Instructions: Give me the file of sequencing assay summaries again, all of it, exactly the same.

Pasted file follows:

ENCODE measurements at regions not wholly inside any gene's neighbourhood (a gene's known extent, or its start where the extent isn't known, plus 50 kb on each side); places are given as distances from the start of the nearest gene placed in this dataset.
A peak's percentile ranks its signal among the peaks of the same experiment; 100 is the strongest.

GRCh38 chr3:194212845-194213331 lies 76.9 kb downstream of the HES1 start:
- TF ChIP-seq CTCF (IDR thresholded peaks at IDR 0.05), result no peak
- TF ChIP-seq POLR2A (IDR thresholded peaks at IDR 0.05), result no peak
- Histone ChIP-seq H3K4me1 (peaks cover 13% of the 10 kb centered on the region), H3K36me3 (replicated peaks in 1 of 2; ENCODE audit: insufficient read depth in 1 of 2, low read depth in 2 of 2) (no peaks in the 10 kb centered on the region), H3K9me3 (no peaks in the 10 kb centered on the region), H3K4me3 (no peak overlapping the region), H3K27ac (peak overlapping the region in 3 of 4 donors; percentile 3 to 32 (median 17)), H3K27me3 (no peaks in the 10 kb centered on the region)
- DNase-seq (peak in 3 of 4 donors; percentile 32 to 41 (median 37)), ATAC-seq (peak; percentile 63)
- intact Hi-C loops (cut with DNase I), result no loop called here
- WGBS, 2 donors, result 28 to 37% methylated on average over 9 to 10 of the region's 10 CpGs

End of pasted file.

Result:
ENCODE measurements at regions not wholly inside any gene's neighbourhood (a gene's known extent, or its start where the extent isn't known, plus 50 kb on each side); places are given as distances from the start of the nearest gene placed in this dataset.
A peak's percentile ranks its signal among the peaks of the same experiment; 100 is the strongest.

GRCh38 chr3:194212845-194213331 lies 76.9 kb downstream of the HES1 start:
- TF ChIP-seq CTCF (IDR thresholded peaks at IDR 0.05), result no peak
- TF ChIP-seq POLR2A (IDR thresholded peaks at IDR 0.05), result no peak
- Histone ChIP-seq H3K4me1 (peaks cover 13% of the 10 kb centered on the region), H3K36me3 (replicated peaks in 1 of 2; ENCODE audit: insufficient read depth in 1 of 2, low read depth in 2 of 2) (no peaks in the 10 kb centered on the region), H3K9me3 (no peaks in the 10 kb centered on the region), H3K4me3 (no peak overlapping the region), H3K27ac (peak overlapping the region in 3 of 4 donors; percentile 3 to 32 (median 17)), H3K27me3 (no peaks in the 10 kb centered on the region)
- DNase-seq (peak in 3 of 4 donors; percentile 32 to 41 (median 37)), ATAC-seq (peak; percentile 63)
- intact Hi-C loops (cut with DNase I), result no loop called here
- WGBS, 2 donors, result 28 to 37% methylated on average over 9 to 10 of the region's 10 CpGs